Transcript Edited for Clarity

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Transcript: 

Benjamin P. Levy, MD: I promised you would we talk about next-generation sequencing [NGS]. Finally, we’re there. We’ve touched upon a lot of these points already, but I think it’s important to reinforce them and contextualize them in terms of what we’re doing within each of our disease states. Next-generation sequencing is clearly moving forward. The depth and breadth of what we can capture is fascinating, in terms of what we can get. Obviously, when we find something, we can give the patient the right drug. We’ll start with the colorectal people. Is next-generation sequencing done on every single patient? Philip, you mentioned stage IV versus stage III. I learned something. We’re doing it a lot in lung, obviously, but is this something you’re doing on all of your patients?

John L. Marshall, MD: Well, maybe I’d broaden it just a bit. I think we should quit calling it next-generation sequencing. It’s really molecular profiling because it’s not just DNA. That’s really what we think of, truly, with NGS. There’s some sort of molecular characterization from the sort of oligo or a la carte ordering that’s required, as we talked about, based on the disease, to this now broader testing, which is this big wide net, most of which we catch a bunch of krill that we’re never going to eat, and now to multiomics and how are we going to measure the complexity. So we’re in the middle age of this in some way.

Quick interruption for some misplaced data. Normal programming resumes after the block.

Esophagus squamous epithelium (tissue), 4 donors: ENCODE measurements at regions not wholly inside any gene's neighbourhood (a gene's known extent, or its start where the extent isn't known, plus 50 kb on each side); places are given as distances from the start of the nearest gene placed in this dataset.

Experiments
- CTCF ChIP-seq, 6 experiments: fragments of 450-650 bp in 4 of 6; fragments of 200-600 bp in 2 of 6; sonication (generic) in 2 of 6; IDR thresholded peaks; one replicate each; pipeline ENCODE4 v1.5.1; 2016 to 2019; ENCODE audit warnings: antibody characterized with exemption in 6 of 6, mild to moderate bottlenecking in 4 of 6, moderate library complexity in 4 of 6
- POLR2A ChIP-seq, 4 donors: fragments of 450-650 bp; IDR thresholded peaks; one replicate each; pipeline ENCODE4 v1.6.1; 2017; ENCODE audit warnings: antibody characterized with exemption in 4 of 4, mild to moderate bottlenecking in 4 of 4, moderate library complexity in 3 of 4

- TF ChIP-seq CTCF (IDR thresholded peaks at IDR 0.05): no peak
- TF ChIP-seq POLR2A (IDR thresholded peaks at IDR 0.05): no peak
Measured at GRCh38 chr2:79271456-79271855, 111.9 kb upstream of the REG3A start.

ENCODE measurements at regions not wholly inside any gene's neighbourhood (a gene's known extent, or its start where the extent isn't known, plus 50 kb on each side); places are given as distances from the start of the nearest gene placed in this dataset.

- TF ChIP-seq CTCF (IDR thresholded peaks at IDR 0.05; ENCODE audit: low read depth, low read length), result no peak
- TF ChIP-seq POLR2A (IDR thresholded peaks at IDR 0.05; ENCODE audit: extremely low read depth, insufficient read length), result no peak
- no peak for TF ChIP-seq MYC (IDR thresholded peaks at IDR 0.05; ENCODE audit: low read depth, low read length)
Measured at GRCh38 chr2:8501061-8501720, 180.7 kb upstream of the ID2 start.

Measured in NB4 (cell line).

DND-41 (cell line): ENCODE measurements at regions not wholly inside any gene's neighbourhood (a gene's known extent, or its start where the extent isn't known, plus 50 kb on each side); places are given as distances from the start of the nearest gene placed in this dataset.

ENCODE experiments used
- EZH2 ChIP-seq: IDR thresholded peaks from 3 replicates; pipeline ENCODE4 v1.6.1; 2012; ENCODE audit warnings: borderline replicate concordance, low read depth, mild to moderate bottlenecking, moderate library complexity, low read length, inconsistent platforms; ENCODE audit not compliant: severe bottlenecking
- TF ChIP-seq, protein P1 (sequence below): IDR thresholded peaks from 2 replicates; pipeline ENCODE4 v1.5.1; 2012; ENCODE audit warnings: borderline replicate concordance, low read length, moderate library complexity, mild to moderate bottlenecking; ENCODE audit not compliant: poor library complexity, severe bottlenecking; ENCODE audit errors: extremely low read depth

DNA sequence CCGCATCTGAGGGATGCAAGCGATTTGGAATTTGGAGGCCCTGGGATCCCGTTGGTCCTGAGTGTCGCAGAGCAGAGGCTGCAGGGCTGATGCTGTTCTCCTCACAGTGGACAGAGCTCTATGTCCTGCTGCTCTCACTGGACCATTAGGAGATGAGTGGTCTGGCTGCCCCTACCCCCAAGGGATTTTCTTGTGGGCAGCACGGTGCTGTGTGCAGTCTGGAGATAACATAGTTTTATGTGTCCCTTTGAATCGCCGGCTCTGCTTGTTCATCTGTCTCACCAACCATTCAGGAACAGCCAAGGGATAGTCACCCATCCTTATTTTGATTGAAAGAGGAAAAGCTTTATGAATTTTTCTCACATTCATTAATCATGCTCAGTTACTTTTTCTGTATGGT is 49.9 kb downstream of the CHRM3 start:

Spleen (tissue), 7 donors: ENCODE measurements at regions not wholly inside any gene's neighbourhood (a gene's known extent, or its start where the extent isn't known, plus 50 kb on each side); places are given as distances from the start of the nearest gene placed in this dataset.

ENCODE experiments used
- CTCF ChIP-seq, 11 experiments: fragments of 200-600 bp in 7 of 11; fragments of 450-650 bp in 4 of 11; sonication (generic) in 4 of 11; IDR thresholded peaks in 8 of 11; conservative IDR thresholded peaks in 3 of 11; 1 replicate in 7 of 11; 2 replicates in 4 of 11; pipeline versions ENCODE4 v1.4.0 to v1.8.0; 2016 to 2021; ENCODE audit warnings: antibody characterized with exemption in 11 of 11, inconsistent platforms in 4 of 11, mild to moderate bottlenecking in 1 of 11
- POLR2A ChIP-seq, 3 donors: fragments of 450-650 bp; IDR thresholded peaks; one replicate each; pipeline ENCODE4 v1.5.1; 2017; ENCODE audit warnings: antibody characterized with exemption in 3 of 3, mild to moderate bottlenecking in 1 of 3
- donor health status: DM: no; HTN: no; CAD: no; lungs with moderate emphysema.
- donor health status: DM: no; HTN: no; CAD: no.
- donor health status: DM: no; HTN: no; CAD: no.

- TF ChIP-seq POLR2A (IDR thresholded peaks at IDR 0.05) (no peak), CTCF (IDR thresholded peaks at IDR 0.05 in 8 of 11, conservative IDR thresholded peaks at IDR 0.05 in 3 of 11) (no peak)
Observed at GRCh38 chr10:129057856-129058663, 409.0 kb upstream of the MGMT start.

But certainly, for colorectal cancer, all patients, all stages need to know microsatellite instability [MSI]. So how you do that? If you want to just do a la carte and do an IHC [immunohistochemistry] for every patient, that’s fine. More and more, we need to know tumor mutational burdens to kind of confirm this and the like. So honestly, for me, for colorectal in all stages, I’m sending broad profiling. Certainly, for metastatic disease, we need BRAF and all of the RAS genes. We need MSI, NTRK, and the other rare things, HER2, that might target us to some other therapies in our world. And so, I think for colorectal, specifically, broad profiling is appropriate for all stage IVs, and MSI for all patients.

Benjamin P. Levy, MD: Philip, anything to add?

Philip Agop Philip, MD, PhD, FRCP: Not more to add, but again, while John was referring to colorectal, I also do upper GI [gastrointestinal]. I also do neuroendocrine tumors. Believe it or not, it’s helping me in some patients with neuroendocrine tumors, regarding how to manage them. So I really firmly believe that every patient with stage IV disease should go through it. And the real question is the timing of it. When do you do it? The timing is important. Sometimes people are waiting until the patient has a progression after frontline treatment. In the era of targeted therapies, in general, but also in trying to put patients on clinical trials and things like that, I believe it has to be done at the time of the diagnosis or whenever you find that the patient has recurrent or stage IV disease. Do you agree with that?

John L. Marshall, MD: I do.

Benjamin P. Levy, MD: And what about pancreas?